Parallel lives: A phenomenological study of the lived experience of maladaptive daydreaming
|Title||Parallel lives: A phenomenological study of the lived experience of maladaptive daydreaming|
|Publication Type||Journal Article|
|Year of Publication||2016|
|Authors||Somer, E, Somer, L, Jopp, D|
|Journal||Journal of Trauma & Dissociation|
|Keywords||absorption, Fantasizing, mind-wandering|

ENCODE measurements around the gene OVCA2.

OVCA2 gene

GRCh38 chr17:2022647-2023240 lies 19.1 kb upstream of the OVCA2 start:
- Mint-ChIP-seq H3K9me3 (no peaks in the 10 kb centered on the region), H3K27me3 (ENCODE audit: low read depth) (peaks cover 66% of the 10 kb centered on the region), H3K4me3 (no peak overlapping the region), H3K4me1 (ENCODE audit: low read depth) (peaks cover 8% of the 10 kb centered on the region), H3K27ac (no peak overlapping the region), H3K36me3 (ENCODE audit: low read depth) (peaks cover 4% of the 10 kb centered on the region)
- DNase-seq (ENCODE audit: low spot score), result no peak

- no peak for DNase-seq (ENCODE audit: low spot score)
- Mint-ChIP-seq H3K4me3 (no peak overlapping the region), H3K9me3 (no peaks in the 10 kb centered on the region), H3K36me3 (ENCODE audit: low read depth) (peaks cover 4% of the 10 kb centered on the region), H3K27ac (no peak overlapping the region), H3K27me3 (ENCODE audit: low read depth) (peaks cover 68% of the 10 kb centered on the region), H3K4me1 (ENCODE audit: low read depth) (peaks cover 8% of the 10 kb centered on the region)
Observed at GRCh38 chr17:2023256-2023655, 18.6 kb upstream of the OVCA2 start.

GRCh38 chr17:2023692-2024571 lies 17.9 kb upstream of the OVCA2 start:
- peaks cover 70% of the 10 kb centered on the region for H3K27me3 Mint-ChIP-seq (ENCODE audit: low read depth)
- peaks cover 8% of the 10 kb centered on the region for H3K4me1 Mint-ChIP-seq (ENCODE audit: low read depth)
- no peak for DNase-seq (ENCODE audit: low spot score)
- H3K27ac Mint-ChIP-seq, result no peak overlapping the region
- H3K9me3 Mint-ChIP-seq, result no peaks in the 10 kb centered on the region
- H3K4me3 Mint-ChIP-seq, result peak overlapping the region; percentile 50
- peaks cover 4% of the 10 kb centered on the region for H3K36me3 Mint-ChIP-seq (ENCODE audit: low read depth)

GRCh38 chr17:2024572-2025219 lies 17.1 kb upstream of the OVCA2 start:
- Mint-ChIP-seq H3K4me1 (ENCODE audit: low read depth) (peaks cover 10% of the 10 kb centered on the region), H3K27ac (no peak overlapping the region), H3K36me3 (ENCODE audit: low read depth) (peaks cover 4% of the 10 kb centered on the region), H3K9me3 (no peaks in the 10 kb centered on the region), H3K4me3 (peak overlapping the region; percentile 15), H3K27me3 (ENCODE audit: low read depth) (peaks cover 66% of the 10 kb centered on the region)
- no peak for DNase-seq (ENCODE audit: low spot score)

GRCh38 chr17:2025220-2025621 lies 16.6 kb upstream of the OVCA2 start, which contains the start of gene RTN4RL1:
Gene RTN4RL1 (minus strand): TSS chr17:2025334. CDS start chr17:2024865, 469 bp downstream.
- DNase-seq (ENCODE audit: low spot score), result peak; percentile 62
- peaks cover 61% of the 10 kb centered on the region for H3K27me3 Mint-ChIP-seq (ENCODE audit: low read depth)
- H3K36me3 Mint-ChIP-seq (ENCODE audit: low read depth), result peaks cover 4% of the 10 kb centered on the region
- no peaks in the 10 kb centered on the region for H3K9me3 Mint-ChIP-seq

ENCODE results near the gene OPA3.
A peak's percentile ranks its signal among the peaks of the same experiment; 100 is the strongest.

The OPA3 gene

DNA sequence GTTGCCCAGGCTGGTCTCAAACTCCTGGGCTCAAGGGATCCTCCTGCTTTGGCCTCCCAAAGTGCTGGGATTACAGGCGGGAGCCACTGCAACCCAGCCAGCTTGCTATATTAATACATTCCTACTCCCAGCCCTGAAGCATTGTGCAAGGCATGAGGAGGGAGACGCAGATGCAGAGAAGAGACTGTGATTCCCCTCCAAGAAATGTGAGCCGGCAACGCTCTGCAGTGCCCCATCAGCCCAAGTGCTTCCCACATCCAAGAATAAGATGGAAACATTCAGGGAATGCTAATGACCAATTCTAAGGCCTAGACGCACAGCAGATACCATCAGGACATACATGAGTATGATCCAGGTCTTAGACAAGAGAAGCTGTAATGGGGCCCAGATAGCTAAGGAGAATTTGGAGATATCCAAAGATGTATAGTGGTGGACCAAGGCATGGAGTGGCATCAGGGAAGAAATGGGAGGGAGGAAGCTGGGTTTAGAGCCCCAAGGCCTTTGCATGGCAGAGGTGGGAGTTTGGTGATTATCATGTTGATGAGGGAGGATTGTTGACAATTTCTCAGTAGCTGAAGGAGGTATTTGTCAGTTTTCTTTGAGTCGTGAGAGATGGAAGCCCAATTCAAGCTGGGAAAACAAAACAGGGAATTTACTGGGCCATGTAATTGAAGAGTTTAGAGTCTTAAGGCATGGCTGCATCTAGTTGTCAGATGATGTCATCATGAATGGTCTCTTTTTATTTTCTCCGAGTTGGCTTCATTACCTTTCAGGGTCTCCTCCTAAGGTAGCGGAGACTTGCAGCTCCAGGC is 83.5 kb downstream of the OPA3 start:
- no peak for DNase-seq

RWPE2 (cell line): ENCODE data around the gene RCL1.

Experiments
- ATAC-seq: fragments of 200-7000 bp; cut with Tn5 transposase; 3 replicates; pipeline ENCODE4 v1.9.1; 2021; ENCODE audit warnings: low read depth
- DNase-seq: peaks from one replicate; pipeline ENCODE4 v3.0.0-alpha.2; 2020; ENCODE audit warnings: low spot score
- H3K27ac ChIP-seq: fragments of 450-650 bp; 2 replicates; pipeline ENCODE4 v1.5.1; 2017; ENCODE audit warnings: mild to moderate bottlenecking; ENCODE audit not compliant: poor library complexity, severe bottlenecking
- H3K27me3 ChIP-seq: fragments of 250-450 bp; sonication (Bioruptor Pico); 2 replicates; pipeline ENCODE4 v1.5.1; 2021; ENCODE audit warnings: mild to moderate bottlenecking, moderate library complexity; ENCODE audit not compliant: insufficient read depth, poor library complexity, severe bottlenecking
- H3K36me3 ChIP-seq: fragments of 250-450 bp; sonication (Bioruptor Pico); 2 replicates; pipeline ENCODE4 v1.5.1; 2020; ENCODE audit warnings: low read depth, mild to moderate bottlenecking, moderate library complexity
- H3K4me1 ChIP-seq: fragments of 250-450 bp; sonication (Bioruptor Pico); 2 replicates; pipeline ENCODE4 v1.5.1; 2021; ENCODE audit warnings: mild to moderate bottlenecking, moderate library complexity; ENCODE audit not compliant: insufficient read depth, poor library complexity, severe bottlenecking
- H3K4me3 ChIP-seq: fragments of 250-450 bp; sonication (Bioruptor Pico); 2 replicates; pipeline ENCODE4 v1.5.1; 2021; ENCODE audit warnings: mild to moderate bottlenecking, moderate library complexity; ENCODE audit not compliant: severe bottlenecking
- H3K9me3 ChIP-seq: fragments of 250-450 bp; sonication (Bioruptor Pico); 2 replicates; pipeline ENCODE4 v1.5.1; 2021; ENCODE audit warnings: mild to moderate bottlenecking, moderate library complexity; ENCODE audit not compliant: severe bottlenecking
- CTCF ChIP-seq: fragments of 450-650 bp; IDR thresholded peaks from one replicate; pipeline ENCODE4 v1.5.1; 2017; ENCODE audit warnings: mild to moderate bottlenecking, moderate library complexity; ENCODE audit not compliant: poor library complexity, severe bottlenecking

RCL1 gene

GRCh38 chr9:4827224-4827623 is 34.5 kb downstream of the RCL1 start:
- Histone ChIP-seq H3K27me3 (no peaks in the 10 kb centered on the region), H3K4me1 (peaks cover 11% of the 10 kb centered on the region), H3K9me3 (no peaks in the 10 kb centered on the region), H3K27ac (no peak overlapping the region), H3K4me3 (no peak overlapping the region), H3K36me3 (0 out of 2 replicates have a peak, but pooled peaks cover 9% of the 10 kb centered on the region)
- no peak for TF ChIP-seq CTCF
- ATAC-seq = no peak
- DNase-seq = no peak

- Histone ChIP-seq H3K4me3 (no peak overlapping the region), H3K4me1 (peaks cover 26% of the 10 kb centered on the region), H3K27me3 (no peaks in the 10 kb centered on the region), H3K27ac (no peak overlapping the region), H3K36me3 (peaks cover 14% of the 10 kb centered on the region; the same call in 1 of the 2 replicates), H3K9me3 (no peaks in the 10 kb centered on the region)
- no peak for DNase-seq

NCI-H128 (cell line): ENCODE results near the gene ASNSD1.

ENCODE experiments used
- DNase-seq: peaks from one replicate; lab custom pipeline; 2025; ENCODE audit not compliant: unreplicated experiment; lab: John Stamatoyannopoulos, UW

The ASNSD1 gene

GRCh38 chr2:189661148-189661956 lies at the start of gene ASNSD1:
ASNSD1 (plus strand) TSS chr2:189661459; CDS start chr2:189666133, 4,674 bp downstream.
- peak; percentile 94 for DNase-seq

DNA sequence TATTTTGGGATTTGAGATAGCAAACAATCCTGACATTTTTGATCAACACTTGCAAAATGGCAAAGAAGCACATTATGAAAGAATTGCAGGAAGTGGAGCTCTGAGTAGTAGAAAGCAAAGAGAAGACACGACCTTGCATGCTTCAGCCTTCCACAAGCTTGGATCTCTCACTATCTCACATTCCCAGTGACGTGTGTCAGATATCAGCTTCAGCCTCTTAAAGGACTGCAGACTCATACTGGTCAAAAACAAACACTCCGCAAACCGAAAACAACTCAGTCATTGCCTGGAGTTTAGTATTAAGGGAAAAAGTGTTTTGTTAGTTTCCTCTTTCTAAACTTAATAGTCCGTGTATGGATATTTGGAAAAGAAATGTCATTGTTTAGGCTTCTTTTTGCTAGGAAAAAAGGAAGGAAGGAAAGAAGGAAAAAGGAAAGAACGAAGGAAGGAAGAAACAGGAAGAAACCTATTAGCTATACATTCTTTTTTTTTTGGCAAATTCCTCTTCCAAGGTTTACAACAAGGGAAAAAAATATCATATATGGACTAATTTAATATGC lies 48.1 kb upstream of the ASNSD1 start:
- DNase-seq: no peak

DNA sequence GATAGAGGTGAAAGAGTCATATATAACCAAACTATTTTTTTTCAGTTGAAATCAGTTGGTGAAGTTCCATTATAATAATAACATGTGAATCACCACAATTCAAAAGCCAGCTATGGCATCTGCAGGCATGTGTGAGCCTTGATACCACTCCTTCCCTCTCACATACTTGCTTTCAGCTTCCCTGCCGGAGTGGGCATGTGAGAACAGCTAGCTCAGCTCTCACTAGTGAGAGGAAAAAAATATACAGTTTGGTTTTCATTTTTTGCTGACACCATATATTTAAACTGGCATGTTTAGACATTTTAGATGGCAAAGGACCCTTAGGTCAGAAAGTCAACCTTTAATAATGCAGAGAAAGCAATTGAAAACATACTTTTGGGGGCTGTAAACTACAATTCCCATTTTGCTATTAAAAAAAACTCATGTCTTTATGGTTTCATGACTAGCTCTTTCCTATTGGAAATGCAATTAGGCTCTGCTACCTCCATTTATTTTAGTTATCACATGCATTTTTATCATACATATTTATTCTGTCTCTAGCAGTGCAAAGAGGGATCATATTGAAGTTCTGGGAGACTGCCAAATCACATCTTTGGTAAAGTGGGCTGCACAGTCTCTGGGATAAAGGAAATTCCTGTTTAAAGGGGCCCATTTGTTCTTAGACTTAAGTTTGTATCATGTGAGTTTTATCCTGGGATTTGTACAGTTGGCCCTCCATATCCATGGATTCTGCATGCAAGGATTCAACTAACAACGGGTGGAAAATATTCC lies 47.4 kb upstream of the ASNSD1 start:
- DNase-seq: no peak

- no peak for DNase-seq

This qualitative study describes the lived experience of maladaptive daydreaming (MD), an excessive form of unwanted daydreaming that produces a rewarding experience based on a created fantasy of a parallel reality associated with a profound sense of presence. Twenty-one in-depth interviews with persons self-identified as struggling with MD were analyzed utilizing a phenomenological approach. Interviewees described how their natural capacity for vivid daydreaming had developed into a time-consuming habit that resulted in serious dysfunction. The phenomenology of MD was typified by complex fantasized mental scenarios that were often laced with emotionally compensatory themes involving competency, social recognition and support. MD could be activated if several requirements were met. First, because social interaction seems to be incompatible with this absorbing mental activity, solitude was necessary. Additionally, kinesthetic activity and/or exposure to evocative music also appeared to be essential features. Besides delivering first-hand description of key characteristics of MD, the study also indicated that MD is associated with dysfunctionality for which participants expressed a substantial need for help.